Upper School Elective Provides Insight Into Feminism

By Aidan Fennelly, Upper School English Teacher

To the male middle school mind, implicit in the idea that women need to empowered up is the idea that all men have done something wrong and accordingly need to be diminished. Our boys feel guilty by association. Plus, there’s the other middle school adage that each boy feels, but none is willing to admit: Girls are scary, dude, and I don’t really know what to make of them.

I certainly remember feeling this way about girls and about feminism well beyond my middle school years. A few years ago, my girlfriend asked me if I was a feminist. “No! I” replied. “Uh, why,” she asked, “don’t you believe in gender equality?” Like an idiot, I responded, “Of course I do, but I don’t like, go to rallies and stuff.”
 
The truth was, at the time I had no idea what feminism really was or what being a feminist really meant. I’ve since had some time to dig deep and repair the blunt-male-trauma to my head (thanks in no small part to the aforementioned feminist girlfriend). And it began by understanding the simple, beautiful goal of gender equality at the heart of feminism. Gender equality. Not burning men down and hanging them by their ties. Not assuming that all men are bad or toxic. And certainly not wiping men and maleness from the face of the earth. 
 
At a certain point it dawned on me that I would have had a much healthier view of the world—and much healthier relationships with women— if I had learned this lesson earlier in life. So, in light of this realization—and also in light of #MeToo, the Kavanaugh hearing, and conversations about “toxic masculinity”—it made sense to offer a feminism elective in the winter term.
To my surprise, over 10 boys showed up. We began by unpacking stereotypes and misconceptions about feminism that were coloring the boys’ thinking. They assumed, as I guess many men do, that all feminists are outspoken, militant man-haters. They were taken aback when I told them that feminists just want gender equality, and that I, a straight white male with a good deal of bro-ness, am a feminist.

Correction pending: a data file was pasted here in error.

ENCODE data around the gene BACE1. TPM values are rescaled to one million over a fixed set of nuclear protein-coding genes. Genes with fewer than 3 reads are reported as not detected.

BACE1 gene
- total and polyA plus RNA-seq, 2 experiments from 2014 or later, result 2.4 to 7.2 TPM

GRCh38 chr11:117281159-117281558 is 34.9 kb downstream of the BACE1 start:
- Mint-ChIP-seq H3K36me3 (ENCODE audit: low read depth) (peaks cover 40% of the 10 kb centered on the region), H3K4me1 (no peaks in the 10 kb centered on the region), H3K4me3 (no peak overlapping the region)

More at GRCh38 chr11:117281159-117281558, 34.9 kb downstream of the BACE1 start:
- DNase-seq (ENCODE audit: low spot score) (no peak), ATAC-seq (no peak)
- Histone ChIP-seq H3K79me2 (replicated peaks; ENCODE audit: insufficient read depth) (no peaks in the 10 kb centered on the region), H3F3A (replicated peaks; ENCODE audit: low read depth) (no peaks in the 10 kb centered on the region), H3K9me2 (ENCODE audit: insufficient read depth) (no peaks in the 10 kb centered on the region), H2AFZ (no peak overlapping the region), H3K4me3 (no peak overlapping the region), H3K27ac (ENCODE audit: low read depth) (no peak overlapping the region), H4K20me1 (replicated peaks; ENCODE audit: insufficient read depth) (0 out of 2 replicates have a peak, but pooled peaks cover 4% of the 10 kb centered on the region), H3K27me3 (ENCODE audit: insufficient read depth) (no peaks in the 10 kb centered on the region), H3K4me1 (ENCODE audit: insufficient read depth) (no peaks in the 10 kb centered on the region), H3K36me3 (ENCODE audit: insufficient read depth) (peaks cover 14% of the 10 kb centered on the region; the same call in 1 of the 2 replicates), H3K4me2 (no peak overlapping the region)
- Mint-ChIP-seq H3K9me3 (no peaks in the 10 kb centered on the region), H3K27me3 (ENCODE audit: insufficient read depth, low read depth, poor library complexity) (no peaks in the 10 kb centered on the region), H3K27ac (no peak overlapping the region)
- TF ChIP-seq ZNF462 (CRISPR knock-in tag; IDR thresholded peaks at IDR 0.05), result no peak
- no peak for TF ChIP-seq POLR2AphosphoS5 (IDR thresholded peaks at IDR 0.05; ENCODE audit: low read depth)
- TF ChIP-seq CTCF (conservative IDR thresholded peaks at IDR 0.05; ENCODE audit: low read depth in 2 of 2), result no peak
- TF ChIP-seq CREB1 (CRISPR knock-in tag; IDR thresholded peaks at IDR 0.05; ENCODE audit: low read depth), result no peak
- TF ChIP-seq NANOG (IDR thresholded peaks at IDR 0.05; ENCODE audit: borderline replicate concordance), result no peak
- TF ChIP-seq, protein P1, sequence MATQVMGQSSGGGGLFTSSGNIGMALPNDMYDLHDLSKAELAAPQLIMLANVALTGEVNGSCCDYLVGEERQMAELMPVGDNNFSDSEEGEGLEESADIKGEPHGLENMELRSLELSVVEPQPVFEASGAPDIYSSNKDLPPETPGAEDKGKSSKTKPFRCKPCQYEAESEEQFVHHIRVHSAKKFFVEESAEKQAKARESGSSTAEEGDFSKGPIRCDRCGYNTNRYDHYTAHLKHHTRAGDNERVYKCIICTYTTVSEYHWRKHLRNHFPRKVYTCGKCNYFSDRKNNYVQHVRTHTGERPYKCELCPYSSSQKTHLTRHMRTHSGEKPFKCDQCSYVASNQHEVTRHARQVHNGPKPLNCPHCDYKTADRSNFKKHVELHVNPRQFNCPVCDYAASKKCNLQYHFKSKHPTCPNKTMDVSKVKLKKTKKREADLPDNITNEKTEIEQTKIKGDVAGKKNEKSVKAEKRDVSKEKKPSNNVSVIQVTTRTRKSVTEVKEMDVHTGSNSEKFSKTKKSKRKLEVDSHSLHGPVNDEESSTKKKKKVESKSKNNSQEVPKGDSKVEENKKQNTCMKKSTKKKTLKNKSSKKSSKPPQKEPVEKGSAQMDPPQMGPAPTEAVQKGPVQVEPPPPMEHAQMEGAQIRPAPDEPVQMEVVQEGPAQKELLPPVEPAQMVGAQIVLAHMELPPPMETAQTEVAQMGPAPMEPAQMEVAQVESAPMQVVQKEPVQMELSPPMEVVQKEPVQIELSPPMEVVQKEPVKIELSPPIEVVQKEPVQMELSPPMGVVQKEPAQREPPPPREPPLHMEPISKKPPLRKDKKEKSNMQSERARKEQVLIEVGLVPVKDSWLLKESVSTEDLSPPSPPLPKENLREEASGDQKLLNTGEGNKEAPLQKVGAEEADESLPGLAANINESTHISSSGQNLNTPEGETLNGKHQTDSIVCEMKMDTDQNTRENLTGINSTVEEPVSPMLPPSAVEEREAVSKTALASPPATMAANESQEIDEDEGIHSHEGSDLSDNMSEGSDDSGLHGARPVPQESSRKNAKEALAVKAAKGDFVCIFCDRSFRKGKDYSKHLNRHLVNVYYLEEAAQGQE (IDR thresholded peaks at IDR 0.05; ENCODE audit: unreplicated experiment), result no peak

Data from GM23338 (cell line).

We spent the next part of that initial discussion exploring the idea of power. We focused on three types: cultural/social, political, and economic, and looked at concrete examples of how, on the whole, men have a disproportionate share of each. We then learned a little about the history of feminism, and I introduced them to a “feminist critical lens,” a series of questions used to interrogate works of art and media regarding how they support or subvert traditional gender roles. 
 
Each week since that first, we’ve used our feminist critical lens questions to dissect a work of art or current events issue. The critical lens is a great mode for this sort of work because the questions push the boys to think about works of art not just as depicting “reality,” but as sending certain messages about the roles women are expected to play in our society. This forces perspective taking, what some scholars call “cognitive empathy,” and allows the boys to visit a different perspective while maintaining their own rational viewpoint.
 
So, armed with the idea that feminism=gender equality and the critical lens questions, the boys began to understand the ways in which our society has oppressed women. After a while, they approached the uncomfortable question: “what would I want if I were born a woman in such a society?” One answer I hope they’ve walked away with is: I’d want the men in my life to be allies. 
 
It may be true that men will have to sacrifice certain material and social advantages in order for there to be true gender equality. But such a sacrifice will also entail a shedding of arrogance and an end to the relentless need to be the best at everything we do that comes with it. In the end, men, and our boys, will be better off for it. 
 
I hope the boys learned valuable lessons. In our last session, I asked them what they walked away with. Most responded with some version of this answer: "During our feminist course, I have learned the importance of gender equality and how it is important to learn at such a young age.” 
 
Eager to share what they’d discovered and discussed in their elective, these young men presented to over 25 Upper School boys who chose to spend a lunchtime in mid-March learning about feminism and engaging in a healthy conversation about it.
 
Turns out girls aren’t so scary after all, dude. 

Click here to see one of the sources used in a class discussion.
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Allen-Stevenson’s distinctive “enlightened traditional” approach educates boys to become scholars and gentlemen.